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3. Remove the coil packs or plug wires - First, put on the necessary safety equipment. This includes safety glasses. Gloves are optional, but highly recommended. To remove the plug wire, grip the boot and pull up while moving it side to side. If you aren’t careful when doing this the plug wire can tear out of the boot. This job can be made easier with the use of a dedicated spark plug wire removal tool.
4. If your vehicle has spark plug wires, it is a good idea to remove each wire and corresponding spark plug one at at time. This is so you don’t forget the order or routing of the plug wires. Alternately, you can mark each wire with the cylinder number before removal. The bottom line is, engines having a firing order and the plug wires must be re-installed exactly how they were.
5. Remove coil packs - If your vehicle has individual coil packs the job is much easier. To remove the coil packs, start by removing the hold down bolt. This is a small bolt, usually with a 8mm or 10mm head. Once the bolt is moved, pull the coil pack straight up and out of the valve cover.
6. Remove the spark plugs - This step is where the magic happens. Wait until the engine is cool to the touch before doing this. Attach your spark plug socket to the end of your extension and ratchet. Once the engine is cool, insert the socket into the spark plug hole until you feel it grip the top of the plug. You should be able to push the rubber portion of the plug socket firmly over the plug.
7. Turn ratchet - Next, slowly turn the ratchet counter clockwise to loosen and remove the plug. As was stated above, it’s a good idea to replace the plugs one cylinder at a time so the firing order doesn’t get mixed up.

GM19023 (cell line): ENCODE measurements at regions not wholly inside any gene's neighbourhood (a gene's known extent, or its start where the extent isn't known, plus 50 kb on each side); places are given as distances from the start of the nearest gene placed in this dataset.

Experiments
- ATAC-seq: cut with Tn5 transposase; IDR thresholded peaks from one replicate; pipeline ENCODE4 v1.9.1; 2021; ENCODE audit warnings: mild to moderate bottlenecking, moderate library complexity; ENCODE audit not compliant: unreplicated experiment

8. Inspect the old plugs - Take a look at the old plugs before you toss them out. Plugs can reveal a great deal of information about the health of the engine. Normal deposits will be light brown or tan in colour. If the plugs are physically damaged, black, wet or white suspect an engine problem.
9. Get the correct replacement plugs - Getting the correct plugs is especially easy nowadays, as we have listed spark plugs by vehicle application on Start My Car. Our friend in the Northern Cape popped onto our website, entered the make and model of his car, and the correct spark automatically came up! If you are buying your plugs elsewhere, it’s a good idea to compare the old plugs to the new ones before installation. All our NGK Spark Plugs have the gap already correctly set.
10. Install the spark plugs - Place the plug into the end of your spark plug socket. Insert the socket and extension into the hole and gently thread the plug into the hold (turn it clockwise). Keep turning it until you feel the plug bottom out.
11. Applying Anti-Seize - Certain mechanics apply a light coat of anti-seize to the plug threads before installation. NGK however, state that this is not necessary and the plugs should be installed dry. Please see the video link in the Summary section, for more information regarding Anti-Seize.
12. Torque the Plugs- Never over-tighten the plugs as cylinder head damage can result. If you are uncertain as to how tight the plugs should be, torque them to specification using a torque wrench. These specs can be found in the vehicle repair guide.
13. Re-install the coil packs or plug wires - To re-install the plug wires, simply place the boot over the tip or the plug and push down. You will know the boot is secure when you hear it click into place. If your vehicle has coil packs, just drop the coil pack into the cylinder. It does not need to click into place. Then, install the hold down bolt and tighten it down.
Worn plugs can cause all kinds of problems including increased emissions, loss of performance, rough idle, hesitation, and hard starting. Exactly how often they should be changed is determined by the manufacturer’s scheduled maintenance table. If you wish to replace them yourself, you can follow the steps above or look online for many good video demonstrations. I found this one https://www.youtube.com/watch?v=0_xGFfketcs particularly helpful.
All the tools required and the plugs are available on Start My Car. If we can get them to the remote dorps of the Northern Cape, we can certainly get them to you!
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